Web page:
Posted by Art Of Legend India [dot] Com On 12:00 AM
Short Summary: For those who don't work at weekends, there is some solace when a heat wave comes at a weekend. But if the heatwave continues, how do you cool your workforce?
For those who don’t work at weekends, there is some solace in the fact that the heat wave has come at a weekend. But forecasts suggest the heat wave is set to continue. How will everyone cope In this blistering heat at work?
There appears to be no let-up in the south and that includes London of course. An urban centre like London – or any other big city – is usually a few degrees warmer.
H&S laws suggest that a workroom defined as a space where people work for more than a few minutes at a time, should be a ‘comfortable temperature’. Further defined as ‘with no need for special clothing’.
Specifying a minimum temperature is easier apparently and this is quoted as 16°C. Allowing it to drop to 13°C if the work undertaken is physical.
For some reason a high temperature in which it is uncomfortable to work seems harder to specify. This is presumably because in some circumstances i.e. kitchens or where hot processes are carried out, this is impossible to control. But the same could be noted for processes that are cold.
Another factor is that to some degree, everyone has their own comfort zone. We know that some people cope better with the heat and equally that some people cannot bear to have windows open in winter because they are too cold. These personal differences are impossible to legislate for.
The directives suggest that every effort should be made to make workers comfortable. These include good ventilation, shading at windows, not siting work stations where there is ‘radiant heat’, local cooling quaintly referred to as ‘hot weather fans’ and of course an air conditioning plant.
The last option is definitely the most effective.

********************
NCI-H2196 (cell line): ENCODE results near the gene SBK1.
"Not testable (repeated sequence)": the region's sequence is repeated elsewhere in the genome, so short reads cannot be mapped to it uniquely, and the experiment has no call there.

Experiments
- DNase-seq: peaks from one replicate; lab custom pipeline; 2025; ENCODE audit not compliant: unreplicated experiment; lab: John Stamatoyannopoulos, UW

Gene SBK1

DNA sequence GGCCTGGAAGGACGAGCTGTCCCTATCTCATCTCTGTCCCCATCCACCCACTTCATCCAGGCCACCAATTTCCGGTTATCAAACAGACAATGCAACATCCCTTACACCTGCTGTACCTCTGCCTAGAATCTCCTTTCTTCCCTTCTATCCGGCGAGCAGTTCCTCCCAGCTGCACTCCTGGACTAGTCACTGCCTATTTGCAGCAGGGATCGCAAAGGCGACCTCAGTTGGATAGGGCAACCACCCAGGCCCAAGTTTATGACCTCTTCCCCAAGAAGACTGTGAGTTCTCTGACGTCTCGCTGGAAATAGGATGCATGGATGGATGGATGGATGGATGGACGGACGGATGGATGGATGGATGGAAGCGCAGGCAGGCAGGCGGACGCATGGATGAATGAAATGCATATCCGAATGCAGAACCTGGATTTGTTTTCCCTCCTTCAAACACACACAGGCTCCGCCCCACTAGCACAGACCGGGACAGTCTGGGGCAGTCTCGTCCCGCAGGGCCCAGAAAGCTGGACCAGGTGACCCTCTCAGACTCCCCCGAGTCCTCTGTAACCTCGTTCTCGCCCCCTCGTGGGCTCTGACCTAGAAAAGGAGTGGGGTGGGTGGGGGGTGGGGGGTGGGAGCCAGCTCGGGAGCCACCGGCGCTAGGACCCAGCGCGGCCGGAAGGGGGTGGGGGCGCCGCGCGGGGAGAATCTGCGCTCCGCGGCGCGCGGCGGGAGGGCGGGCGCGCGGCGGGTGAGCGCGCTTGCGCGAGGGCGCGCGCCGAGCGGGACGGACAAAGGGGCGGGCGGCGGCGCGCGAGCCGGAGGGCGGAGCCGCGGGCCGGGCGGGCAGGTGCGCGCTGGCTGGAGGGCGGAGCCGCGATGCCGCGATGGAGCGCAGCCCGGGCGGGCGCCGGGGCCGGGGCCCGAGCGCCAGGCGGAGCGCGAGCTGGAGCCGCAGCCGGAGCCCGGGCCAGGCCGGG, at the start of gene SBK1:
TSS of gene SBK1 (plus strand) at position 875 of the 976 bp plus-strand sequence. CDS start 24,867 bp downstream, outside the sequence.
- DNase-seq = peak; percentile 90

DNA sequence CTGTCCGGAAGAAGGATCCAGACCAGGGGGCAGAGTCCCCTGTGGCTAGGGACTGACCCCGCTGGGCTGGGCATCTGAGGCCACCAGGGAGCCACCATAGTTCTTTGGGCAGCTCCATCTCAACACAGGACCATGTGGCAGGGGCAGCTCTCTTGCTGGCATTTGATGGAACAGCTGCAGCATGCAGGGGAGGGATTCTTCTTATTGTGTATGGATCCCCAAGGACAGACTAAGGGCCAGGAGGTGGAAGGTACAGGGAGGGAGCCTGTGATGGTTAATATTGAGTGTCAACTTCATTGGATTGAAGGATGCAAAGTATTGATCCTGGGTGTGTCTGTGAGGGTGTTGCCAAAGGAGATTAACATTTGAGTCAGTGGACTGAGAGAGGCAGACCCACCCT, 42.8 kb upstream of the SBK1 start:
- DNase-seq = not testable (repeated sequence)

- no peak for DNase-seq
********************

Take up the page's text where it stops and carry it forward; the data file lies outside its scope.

Air conditioning is undeniably noticeable. You notice it when you walk into some big stores like M & S. Once through the door you are immediately cooler.
At work although not a legal requirement it certainly makes a big difference to the working environment. If your air-conditioning has ever broken down or you’ve worked in a space with none, it can easily be appreciated.
When we are comfortable we work better too. A room full of uncomfortable workers, too hot or too cold, does not encourage good morale, motivation or productivity.
Rather it is likely to cause unrest, a lot of movement as people go to fetch cold drinks, retire to the rest room to cool down and so on. There will no doubt be considerable conversation amongst the group if they are too hot probably complaining about how they feel. This is a natural reaction when several people in one space are suffering discomfort.
You could well recoup your investment in air conditioning on these points alone. Productivity may be difficult to measure in some places but if the workforce is comfortable that will surely help them to work better.
If your workplace needs to be cooler, look for an air conditioning expert in your area i.e. Leeds, Luton or Lincoln, you won’t be disappointed and nether will your workforce. If you already have one make sure it is maintained or know who to call if it breaks down.
Rob Rudd enjoys little more than when the sun comes out and the wind drops. However he does find it difficult to be productive when it gets too hot and stuffy and heartily recommends investigating a decent air conditioning unit.